Applications now accepted for the 2016 OPHI Summer School in Beijing, China
The annual OPHI Summer School on Multidimensional Poverty Measurement will be held in Beijing, China, from 1-14 August 2016. The purpose of this intensive summer school is to provide a thorough conceptual and technical introduction to some techniques of measuring multidimensional poverty with a strong emphasis on the Alkire Foster method. Information for prospective applicants, including an application form, is available here.
MPI study for Indonesia presented in Jakarta
On February 10, a new MPI study for Indonesia was launched in Jakarta. The study was the product of research by Prakarsa – Welfare Initiatives for Better Societies, a think-tank focusing on welfare-related topics. The study, which is an example of an MPI in Indonesia covering the 2012-2014 period, was carried out nationally and for over 500 districts. The study aims to fuel public discussion about the usefulness of an MPI to national and local policy making. OPHI Director Sabina Alkire participated in the launch event. Read more…
President Correa launches new national MPI for Ecuador
Ecuador has become the latest country to launch its own National Multidimensional Poverty Index. The Index, which has been developed with technical support from OPHI, was presented by the President of Ecuador, Rafael Correa, at an event in Quito on 5 February, 2016. OPHI Director Sabina Alkire, who attended the presentation, congratulated Ecuador on the elaboration of a National MPI and said that the Index will be very helpful in Ecuador’s efforts to tackle poverty and ensure that policy efforts leave no one behind. Read more…
New OPHI Working Paper on how to measure destitution
A reduction in overall poverty may not necessarily improve the situations of the poorest members of society; the destitute. In order to reach and assist this group of people, it is crucial to distinguish them from people who are ‘moderately’ poor. The new OPHI Working Paper, Identifying Destitution through Linked Subsets of Multidimensionally Poor: An Ordinal Approach (pdf), discusses how best to measure who is destitute. The Working Paper is written by OPHI Director Sabina Alkire and OPHI Research Associate Suman Seth.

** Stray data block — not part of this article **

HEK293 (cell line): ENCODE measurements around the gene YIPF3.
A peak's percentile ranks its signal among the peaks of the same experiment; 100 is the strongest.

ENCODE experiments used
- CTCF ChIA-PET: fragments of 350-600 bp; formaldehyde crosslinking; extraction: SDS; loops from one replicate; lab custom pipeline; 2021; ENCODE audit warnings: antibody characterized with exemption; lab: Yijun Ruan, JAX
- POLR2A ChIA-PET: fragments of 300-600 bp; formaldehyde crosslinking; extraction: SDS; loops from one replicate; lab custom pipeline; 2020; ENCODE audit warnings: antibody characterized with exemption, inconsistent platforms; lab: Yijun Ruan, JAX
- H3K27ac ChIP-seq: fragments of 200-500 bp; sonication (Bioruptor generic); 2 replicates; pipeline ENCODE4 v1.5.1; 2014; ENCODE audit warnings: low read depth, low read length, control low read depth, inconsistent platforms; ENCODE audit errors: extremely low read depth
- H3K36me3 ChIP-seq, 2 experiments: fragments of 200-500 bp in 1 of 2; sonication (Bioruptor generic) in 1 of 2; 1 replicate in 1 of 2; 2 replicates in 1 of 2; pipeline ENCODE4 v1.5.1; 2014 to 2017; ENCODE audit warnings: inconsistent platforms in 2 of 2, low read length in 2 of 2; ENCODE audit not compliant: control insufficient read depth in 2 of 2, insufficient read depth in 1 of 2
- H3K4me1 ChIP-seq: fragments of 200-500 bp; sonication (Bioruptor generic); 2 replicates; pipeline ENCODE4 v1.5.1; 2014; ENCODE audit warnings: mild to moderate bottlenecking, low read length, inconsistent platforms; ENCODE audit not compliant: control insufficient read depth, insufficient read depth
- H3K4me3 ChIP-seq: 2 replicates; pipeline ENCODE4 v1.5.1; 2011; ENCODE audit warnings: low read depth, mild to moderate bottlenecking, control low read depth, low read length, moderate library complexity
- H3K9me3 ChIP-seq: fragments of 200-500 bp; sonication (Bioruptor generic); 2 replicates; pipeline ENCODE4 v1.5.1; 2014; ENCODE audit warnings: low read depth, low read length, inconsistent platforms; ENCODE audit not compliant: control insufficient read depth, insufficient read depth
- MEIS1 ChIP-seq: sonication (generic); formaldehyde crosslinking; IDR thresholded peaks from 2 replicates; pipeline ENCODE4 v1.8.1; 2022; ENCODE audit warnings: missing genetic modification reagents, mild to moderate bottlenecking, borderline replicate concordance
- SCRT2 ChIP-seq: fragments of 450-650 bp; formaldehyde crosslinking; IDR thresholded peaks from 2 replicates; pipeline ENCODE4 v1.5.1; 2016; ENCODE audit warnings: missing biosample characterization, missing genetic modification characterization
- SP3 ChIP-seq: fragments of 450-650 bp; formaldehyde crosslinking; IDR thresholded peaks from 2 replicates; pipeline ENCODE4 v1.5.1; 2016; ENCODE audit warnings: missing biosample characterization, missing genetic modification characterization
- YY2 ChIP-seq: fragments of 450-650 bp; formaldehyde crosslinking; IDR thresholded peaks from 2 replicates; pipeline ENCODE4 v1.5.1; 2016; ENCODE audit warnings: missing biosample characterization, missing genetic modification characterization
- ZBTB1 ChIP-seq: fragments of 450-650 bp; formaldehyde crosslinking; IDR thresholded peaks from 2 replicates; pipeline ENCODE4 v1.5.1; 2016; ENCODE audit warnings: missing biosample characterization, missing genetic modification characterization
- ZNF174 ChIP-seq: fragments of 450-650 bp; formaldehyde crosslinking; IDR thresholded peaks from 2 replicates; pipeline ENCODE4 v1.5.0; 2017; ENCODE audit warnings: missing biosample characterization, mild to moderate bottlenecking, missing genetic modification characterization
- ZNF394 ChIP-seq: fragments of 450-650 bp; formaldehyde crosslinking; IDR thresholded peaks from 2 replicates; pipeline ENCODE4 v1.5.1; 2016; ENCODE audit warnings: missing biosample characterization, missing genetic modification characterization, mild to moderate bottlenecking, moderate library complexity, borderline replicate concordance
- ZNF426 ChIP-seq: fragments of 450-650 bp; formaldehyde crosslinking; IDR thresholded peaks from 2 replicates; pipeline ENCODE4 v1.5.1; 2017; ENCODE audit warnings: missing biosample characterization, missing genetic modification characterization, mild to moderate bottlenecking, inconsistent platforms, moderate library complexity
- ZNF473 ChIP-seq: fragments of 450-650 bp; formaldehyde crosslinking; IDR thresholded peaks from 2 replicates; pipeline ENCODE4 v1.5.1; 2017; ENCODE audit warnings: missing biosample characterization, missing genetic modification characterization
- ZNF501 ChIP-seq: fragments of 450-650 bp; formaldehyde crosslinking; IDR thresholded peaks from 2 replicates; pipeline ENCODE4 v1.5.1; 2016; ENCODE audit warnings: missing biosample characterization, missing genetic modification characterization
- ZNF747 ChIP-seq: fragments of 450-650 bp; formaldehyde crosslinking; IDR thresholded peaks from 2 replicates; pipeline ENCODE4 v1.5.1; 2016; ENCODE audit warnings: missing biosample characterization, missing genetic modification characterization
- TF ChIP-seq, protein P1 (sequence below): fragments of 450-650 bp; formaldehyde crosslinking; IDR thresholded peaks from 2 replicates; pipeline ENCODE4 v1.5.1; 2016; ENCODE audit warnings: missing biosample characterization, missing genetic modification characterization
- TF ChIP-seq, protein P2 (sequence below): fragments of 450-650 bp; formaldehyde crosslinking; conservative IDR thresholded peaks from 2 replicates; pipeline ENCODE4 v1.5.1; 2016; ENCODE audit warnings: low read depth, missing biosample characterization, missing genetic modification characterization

New report on child poverty
A new report from Save the Children, Child poverty: What drives it and what it means to children across the world, (pdf) looks at the situation of children living in poverty across the world. It shines a light on the drivers of child poverty and explores why it persists, even in some very wealthy locations. Read more…
Global MPI updates – Winter 2015/16
OPHI has updated its Global Multidimensional Poverty Index. As new datasets have become available for Bangladesh, Cambodia, Ghana, Malawi and Yemen, these countries now have updated MPI estimations. The Global MPI now includes data for 990 subnational regions across 78 countries; covering nearly all MPI poor people worldwide. Read more…
Why map poverty?
One of the the strengths of measuring multidimensional poverty levels is that the results can be broken down and used to generate poverty maps. Such maps give an immediate, at-a-glance impression of where poverty is most acute, and where interventions are most urgently needed. Read more…
Videos and interviews from the MPPN High Level Annual Meeting 2015
The Multidimensional Poverty Peer Network is a South-South initiative that supports policymakers to develop multidimensional poverty measures. Its 2015 meeting took place in Cartagena, Colombia. Watch videos of Colombian President Juan Manuel Santos delivering the keynote speech (in Spanish), a round table discussion of Colombian ministers working on the MPI, and OPHI Director Sabina Alkire on the role of the Global MPI for the Sustainable Development Goals. China, South Africa, Honduras, Vietnam and Turkey were among the countries that presented their experiences with national MPIs, and experts from Costa Rica, Senegal and the Philippines were interviewed about their MPI processes. More information (on the MPPN website).
The 2015 Bhutan Gross National Happiness Index
The 2015 Index was presented at the Conference on Gross National Happiness Index 2015 by the Honourable Prime Minister of Bhutan, Lyonchoen Tshering Togbay. The Prime Minister’s keynote address drew on the history, development and perspectives of the GNH Index and reported on the 2015 findings. “Over forty years since its introduction, Bhutan has ensured that GNH has been the unifying force behind all policy formulation, and has shaped the country’s five-year planning cycle. The GNH Index is guided by a domain-based conceptual framework that shifts the focus solely from the economy alone, or from subjective happiness alone, to include other critical domains of people’s lives that lead to enhanced wellbeing.” Read full speech.